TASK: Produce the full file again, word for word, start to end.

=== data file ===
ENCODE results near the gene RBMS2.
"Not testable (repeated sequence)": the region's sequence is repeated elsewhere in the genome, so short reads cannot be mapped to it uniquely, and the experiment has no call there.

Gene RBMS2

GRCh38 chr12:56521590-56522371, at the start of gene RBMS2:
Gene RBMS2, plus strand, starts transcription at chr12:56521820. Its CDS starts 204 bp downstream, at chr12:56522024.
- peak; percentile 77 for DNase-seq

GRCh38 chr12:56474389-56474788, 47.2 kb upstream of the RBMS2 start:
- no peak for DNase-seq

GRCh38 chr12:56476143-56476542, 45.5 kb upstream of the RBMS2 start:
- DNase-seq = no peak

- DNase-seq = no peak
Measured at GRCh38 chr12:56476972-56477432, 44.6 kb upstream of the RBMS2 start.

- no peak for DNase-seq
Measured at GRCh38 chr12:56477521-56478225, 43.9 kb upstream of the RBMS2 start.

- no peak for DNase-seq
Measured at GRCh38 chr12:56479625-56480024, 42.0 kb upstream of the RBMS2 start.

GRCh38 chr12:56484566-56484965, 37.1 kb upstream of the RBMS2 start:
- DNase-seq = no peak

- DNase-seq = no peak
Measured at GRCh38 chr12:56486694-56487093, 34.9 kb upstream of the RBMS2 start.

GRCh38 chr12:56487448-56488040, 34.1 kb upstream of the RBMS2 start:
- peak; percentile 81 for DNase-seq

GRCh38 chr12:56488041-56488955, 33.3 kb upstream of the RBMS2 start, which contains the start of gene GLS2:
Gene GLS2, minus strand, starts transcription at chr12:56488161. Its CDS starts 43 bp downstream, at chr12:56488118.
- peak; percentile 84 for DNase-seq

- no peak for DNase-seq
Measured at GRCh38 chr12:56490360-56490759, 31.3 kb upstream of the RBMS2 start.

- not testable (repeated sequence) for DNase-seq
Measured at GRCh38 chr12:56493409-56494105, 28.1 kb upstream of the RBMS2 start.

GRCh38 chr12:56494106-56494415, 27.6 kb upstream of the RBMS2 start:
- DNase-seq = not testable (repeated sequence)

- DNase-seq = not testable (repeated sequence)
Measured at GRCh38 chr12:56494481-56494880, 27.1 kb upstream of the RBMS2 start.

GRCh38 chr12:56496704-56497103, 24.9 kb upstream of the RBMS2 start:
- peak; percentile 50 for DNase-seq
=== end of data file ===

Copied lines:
ENCODE results near the gene RBMS2.
"Not testable (repeated sequence)": the region's sequence is repeated elsewhere in the genome, so short reads cannot be mapped to it uniquely, and the experiment has no call there.

Gene RBMS2

GRCh38 chr12:56521590-56522371, at the start of gene RBMS2:
Gene RBMS2, plus strand, starts transcription at chr12:56521820. Its CDS starts 204 bp downstream, at chr12:56522024.
- peak; percentile 77 for DNase-seq

GRCh38 chr12:56474389-56474788, 47.2 kb upstream of the RBMS2 start:
- no peak for DNase-seq

GRCh38 chr12:56476143-56476542, 45.5 kb upstream of the RBMS2 start:
- DNase-seq = no peak

- DNase-seq = no peak
Measured at GRCh38 chr12:56476972-56477432, 44.6 kb upstream of the RBMS2 start.

- no peak for DNase-seq
Measured at GRCh38 chr12:56477521-56478225, 43.9 kb upstream of the RBMS2 start.

- no peak for DNase-seq
Measured at GRCh38 chr12:56479625-56480024, 42.0 kb upstream of the RBMS2 start.

GRCh38 chr12:56484566-56484965, 37.1 kb upstream of the RBMS2 start:
- DNase-seq = no peak

- DNase-seq = no peak
Measured at GRCh38 chr12:56486694-56487093, 34.9 kb upstream of the RBMS2 start.

GRCh38 chr12:56487448-56488040, 34.1 kb upstream of the RBMS2 start:
- peak; percentile 81 for DNase-seq

GRCh38 chr12:56488041-56488955, 33.3 kb upstream of the RBMS2 start, which contains the start of gene GLS2:
Gene GLS2, minus strand, starts transcription at chr12:56488161. Its CDS starts 43 bp downstream, at chr12:56488118.
- peak; percentile 84 for DNase-seq

- no peak for DNase-seq
Measured at GRCh38 chr12:56490360-56490759, 31.3 kb upstream of the RBMS2 start.

- not testable (repeated sequence) for DNase-seq
Measured at GRCh38 chr12:56493409-56494105, 28.1 kb upstream of the RBMS2 start.

GRCh38 chr12:56494106-56494415, 27.6 kb upstream of the RBMS2 start:
- DNase-seq = not testable (repeated sequence)

- DNase-seq = not testable (repeated sequence)
Measured at GRCh38 chr12:56494481-56494880, 27.1 kb upstream of the RBMS2 start.

GRCh38 chr12:56496704-56497103, 24.9 kb upstream of the RBMS2 start:
- peak; percentile 50 for DNase-seq